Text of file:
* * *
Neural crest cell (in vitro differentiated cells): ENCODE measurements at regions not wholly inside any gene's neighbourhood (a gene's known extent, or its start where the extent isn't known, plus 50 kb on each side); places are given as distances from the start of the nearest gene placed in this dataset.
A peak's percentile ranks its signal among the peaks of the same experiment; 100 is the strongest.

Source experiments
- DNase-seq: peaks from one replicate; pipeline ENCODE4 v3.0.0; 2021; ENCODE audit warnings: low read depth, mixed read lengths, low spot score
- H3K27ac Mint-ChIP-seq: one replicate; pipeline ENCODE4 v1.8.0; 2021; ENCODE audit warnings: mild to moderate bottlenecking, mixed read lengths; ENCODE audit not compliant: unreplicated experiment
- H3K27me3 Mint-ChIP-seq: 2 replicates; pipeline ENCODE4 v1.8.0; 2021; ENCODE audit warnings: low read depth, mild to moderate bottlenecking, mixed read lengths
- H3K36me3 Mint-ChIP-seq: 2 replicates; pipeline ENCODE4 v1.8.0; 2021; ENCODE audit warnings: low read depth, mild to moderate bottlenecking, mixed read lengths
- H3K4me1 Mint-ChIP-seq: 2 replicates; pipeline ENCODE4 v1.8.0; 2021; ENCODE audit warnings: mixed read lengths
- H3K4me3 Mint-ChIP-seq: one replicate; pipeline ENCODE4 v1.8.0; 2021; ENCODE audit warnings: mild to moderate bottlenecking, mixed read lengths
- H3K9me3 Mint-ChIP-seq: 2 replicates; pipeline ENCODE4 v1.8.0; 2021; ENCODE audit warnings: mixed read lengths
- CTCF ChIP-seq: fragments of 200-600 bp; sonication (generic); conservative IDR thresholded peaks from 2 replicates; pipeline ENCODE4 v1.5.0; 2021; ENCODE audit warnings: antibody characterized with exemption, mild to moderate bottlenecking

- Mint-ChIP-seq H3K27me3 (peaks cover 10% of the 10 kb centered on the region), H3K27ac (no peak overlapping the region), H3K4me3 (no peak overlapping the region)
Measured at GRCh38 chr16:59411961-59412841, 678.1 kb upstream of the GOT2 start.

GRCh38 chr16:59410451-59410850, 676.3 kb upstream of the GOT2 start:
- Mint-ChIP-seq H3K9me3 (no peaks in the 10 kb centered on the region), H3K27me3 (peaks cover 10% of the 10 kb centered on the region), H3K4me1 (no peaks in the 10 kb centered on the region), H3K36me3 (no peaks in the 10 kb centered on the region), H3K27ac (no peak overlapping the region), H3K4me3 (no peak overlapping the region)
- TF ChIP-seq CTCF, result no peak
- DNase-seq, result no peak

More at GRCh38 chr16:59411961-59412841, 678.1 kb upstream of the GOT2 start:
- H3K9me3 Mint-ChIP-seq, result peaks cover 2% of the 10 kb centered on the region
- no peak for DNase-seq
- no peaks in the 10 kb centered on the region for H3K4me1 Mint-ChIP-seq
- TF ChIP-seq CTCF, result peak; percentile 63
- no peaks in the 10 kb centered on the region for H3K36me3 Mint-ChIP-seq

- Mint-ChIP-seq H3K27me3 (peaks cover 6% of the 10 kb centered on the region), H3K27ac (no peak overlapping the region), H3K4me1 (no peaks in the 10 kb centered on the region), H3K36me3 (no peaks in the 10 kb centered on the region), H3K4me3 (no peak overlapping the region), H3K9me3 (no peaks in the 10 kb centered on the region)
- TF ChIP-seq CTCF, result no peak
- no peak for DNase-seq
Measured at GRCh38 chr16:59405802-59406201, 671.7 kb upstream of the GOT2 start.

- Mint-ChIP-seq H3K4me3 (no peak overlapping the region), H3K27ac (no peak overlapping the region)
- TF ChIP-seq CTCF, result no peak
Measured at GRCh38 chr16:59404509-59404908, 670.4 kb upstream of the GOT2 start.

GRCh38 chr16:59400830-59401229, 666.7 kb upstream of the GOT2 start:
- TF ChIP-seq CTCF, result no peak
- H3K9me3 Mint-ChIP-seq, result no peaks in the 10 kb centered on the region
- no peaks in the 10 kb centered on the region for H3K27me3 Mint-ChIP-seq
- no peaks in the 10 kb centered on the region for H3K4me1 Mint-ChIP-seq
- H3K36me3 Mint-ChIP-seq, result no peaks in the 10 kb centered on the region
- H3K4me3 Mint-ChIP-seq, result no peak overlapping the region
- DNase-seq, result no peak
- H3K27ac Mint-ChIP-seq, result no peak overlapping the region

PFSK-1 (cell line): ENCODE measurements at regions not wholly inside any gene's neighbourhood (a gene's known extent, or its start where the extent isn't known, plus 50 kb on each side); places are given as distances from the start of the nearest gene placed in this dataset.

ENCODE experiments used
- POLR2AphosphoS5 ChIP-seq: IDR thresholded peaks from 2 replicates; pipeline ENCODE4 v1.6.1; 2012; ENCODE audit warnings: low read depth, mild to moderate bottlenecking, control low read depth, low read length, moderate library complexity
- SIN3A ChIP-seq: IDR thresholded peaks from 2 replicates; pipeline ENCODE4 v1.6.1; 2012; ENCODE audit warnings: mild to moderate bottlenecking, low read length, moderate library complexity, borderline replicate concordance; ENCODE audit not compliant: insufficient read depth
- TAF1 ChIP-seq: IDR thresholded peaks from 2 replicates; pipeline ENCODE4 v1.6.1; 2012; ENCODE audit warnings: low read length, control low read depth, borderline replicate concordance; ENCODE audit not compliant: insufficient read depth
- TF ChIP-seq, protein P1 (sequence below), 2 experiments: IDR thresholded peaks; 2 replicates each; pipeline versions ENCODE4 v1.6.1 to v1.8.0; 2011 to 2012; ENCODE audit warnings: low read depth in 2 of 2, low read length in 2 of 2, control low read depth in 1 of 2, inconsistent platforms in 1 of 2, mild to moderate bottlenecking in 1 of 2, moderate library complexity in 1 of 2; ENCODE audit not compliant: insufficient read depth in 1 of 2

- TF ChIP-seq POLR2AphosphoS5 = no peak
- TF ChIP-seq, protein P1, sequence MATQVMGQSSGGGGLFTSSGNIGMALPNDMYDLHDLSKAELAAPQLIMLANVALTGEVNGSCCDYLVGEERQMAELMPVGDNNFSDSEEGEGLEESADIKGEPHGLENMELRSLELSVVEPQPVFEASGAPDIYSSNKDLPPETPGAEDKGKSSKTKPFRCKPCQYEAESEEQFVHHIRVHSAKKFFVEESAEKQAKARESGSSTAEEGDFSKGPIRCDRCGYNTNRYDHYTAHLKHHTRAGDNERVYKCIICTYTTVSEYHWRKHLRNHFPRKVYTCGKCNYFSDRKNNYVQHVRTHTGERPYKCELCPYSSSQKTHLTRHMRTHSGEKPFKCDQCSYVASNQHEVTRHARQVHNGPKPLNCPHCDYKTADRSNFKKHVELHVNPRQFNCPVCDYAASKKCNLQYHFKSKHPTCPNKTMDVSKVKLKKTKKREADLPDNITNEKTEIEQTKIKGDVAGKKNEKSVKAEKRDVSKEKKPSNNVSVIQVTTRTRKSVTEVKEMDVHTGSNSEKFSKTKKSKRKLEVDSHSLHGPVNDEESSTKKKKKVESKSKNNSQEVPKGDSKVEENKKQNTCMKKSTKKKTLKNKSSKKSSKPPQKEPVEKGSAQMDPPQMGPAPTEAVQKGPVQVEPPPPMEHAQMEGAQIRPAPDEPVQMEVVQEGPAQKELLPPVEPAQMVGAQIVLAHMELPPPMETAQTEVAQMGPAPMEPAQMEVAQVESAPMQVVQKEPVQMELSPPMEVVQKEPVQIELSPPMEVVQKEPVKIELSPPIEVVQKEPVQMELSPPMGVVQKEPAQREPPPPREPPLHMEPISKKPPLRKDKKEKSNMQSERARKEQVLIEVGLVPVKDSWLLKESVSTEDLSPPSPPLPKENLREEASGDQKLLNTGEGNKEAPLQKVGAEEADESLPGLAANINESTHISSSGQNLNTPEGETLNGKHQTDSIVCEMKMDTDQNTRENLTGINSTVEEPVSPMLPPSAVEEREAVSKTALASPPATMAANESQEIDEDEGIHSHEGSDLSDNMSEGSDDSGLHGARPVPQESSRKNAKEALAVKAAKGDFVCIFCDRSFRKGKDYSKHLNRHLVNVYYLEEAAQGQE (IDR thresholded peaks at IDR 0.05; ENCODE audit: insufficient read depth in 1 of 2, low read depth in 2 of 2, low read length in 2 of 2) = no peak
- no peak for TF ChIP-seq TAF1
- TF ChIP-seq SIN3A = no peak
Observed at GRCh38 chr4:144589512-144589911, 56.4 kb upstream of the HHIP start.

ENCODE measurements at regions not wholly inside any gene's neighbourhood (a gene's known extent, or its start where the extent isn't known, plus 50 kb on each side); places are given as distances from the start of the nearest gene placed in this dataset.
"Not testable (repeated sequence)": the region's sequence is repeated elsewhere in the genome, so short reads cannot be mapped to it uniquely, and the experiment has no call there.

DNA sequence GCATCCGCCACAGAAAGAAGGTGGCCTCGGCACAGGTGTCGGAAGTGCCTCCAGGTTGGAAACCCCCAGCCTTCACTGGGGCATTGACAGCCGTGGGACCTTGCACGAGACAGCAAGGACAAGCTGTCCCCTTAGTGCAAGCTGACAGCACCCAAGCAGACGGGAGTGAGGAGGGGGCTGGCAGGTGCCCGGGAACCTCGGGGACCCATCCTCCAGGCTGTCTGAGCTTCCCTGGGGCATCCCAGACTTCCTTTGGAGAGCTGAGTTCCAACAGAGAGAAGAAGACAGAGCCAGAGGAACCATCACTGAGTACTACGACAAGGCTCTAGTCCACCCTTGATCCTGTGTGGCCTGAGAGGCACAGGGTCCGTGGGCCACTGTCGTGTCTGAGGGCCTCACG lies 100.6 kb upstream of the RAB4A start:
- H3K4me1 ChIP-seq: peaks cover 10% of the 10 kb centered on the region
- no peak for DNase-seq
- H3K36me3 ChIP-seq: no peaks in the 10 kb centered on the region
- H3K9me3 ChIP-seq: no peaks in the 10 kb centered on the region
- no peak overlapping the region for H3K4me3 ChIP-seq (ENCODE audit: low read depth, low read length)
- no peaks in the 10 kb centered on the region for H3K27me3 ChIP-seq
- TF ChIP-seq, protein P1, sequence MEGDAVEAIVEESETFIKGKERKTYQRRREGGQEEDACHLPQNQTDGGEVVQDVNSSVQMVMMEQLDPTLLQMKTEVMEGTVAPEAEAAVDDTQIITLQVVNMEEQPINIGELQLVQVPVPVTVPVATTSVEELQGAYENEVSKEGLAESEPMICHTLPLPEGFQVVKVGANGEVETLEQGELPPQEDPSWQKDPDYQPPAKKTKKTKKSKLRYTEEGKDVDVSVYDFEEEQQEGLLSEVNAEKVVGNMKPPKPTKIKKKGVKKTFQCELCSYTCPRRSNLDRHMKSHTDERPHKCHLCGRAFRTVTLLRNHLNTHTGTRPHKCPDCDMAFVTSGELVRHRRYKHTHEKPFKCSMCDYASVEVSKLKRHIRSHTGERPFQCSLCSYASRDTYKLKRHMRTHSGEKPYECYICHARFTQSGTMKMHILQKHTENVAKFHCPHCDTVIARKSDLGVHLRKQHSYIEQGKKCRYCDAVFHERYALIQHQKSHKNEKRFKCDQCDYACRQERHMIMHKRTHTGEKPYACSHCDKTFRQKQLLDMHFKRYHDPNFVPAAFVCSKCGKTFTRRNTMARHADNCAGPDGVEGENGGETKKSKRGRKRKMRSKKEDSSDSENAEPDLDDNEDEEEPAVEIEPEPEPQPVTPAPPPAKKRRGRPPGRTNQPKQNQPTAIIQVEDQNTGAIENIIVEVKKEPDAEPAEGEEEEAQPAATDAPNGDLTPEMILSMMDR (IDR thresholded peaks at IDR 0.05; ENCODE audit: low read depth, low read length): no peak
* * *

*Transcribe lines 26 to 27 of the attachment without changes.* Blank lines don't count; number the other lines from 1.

- no peak for DNase-seq
Measured at GRCh38 chr16:59405802-59406201, 671.7 kb upstream of the GOT2 start.